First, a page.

I maintain that doubting and refining (and sometimes rejecting) one’s ideas is a fundamental part of knowing. Without those habits, ideas become brittle and dogmatic, and demagoguery becomes common. Without those habits, we can develop entire concepts with ready-made distortion built in. I think of these concepts as false categories: words or phrases where peripheral qualities are used to define a convenient set of things regardless of relevance.
Have you ever had someone ask you a rhetorical question that just made you think “that’s a stupid question,” but you couldn’t put your finger on why? Did you find yourself reluctantly pulled along by their logic, knowing full well that there was a flaw somewhere but unable to find it? This has been my experience when I encounter false categories—I recognize that there is a specious premise in the question, but it take a while to parse it out because it was hidden in the language instead of stated outright.
Of course, categories are useful and effective shorthand for thought and debate. This is why we rely on them so much. But human beings are also too enamored of categories; we think too little about them, and we overlook false categories that contain questionable implications. You can draw a circle around any convenient thing and call it a category, and we do, especially when there is an ideological motive for doing so.
Case in point, the phrase “black-on-black crime.” For white people, racial tensions they had mostly ignored have become much less ignorable in the recent past. For those white people motivated to dismiss the idea that racism still has any role in American society, “black-on-black crime” is a refuge. “Look!” these people can say, “there are proportionally more murders by black Americans of black Americans! Black-on-black crime is the real issue you should focus on, not [insert topic here].” Black Lives Matter? Then why don’t they focus on Black-on-Black Crime (and stop picking on George Zimmerman, or white people, or police officers)?
On the face of it (ignoring the false choice idea that you can only focus on one thing at a time) the category of “black-on-black crime” is apparently real. FBI crime statistics bear out that there is, indeed, more crime within races than across races, and more crime overall in black communities. So one could be forgiven, after a cursory glance at the data, for thinking the category of “black-on-black crime” is a natural category with real implications. Which is where a lot of people would stop, so let’s not.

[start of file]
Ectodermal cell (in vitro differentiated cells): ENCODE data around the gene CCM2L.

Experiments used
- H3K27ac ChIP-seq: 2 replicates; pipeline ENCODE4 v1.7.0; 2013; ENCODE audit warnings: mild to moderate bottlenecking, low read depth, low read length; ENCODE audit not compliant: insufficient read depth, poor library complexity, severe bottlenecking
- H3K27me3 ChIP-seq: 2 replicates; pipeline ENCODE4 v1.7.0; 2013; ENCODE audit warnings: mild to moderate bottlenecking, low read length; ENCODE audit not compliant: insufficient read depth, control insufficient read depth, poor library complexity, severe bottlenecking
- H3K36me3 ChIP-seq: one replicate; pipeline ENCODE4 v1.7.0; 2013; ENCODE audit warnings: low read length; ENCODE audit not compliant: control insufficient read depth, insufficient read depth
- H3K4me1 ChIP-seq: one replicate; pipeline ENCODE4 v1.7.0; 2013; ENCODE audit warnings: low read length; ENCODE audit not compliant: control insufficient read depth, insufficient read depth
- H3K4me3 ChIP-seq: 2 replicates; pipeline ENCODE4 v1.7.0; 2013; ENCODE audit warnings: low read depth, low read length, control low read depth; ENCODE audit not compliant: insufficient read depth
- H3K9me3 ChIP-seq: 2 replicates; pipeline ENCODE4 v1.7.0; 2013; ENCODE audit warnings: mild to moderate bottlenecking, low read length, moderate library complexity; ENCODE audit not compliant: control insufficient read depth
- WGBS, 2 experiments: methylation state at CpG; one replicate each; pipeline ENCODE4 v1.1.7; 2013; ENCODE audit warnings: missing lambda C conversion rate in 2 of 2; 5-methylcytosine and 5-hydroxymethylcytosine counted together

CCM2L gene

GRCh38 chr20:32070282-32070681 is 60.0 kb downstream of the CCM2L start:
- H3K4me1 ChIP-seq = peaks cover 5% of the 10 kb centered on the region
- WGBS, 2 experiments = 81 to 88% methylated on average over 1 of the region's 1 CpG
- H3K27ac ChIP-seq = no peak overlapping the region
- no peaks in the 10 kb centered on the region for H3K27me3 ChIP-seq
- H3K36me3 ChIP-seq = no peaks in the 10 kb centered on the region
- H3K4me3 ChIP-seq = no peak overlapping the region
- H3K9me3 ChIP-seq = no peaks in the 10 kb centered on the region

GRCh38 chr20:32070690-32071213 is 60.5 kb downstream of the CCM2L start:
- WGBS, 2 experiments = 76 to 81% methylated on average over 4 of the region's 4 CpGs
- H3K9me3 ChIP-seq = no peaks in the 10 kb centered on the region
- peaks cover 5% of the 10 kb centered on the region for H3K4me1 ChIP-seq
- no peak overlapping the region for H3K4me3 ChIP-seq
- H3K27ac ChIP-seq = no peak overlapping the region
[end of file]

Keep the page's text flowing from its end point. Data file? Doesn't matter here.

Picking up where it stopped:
The phrase “black-on-black crime,” especially when used in discussions about structural racism, implies a false equivalency between crimes motivated by racism and crimes motivated by poverty. To suggest that the Black Lives Matter movement should focus on “black-on-black crime” instead of structural racism in police departments implies that because more poor black people kill other black people than do racially motivated police, the latter should be somehow less important. Even the premise that you could focus on one and not the other implies no chain of causality between a community unable to trust its police force and the levels of crime within that community.
The phrase “black-on-black crime” carries with it the implicit limit of violent crime, the sort of crime where one or two people have one or two victims and there is direct interaction between them. If one includes fraud, embezzling, tanking the world economy, or various other kinds of white-collar (and mostly white-person) crime, the question of who counts as a victim becomes altogether muddled. White people often talk about white-collar crimes as “victimless,” but I think all the people who got stuck in foreclosure after being bamboozled into bad mortgages would disagree on that point.
The thing that bothers me most about “black-on-black crime” is that it is fundamentally a bait-and-switch. The category acknowledges that race is an important factor in the discussion, but then uses that importance to divert attention and avoid responsibility. It betrays a deeply separatist view of American society and carries the deep conviction that races are just different, which leads treacherously to the idea that some races are more criminal. Crime in white communities is painted as an aberration, but the implication of the phrase “black-on-black crime” is that crime in black communities is inherently tied to the racial makeup of those communities. Never mind that we know crime is actually tied to the density and socioeconomic makeup of communities, and societal structures and history have conspired to make poor urban communities more black than white.
This is why I believe “black-on-black crime” is a false category. Like many false categories, it takes an incidental factor and paints it as causal. Usually that’s just a mistake, a cognitive shortcut that we take so often that it’s tough to avoid. In this particular case, though, it echoes a long and shameful history of white people judging other races as inferior.
Some white people try to convince themselves that they no longer do this. Some try to convince themselves that racism isn’t a real part of society. “Black-on-black crime” does have something real to say about race, but what is has to say is that uncomfortable white people are trying very hard to look away. Racism, though, will not be buried in so shallow a grave; it will keep rising to the surface until we deal with it honestly, and structurally, and humbly.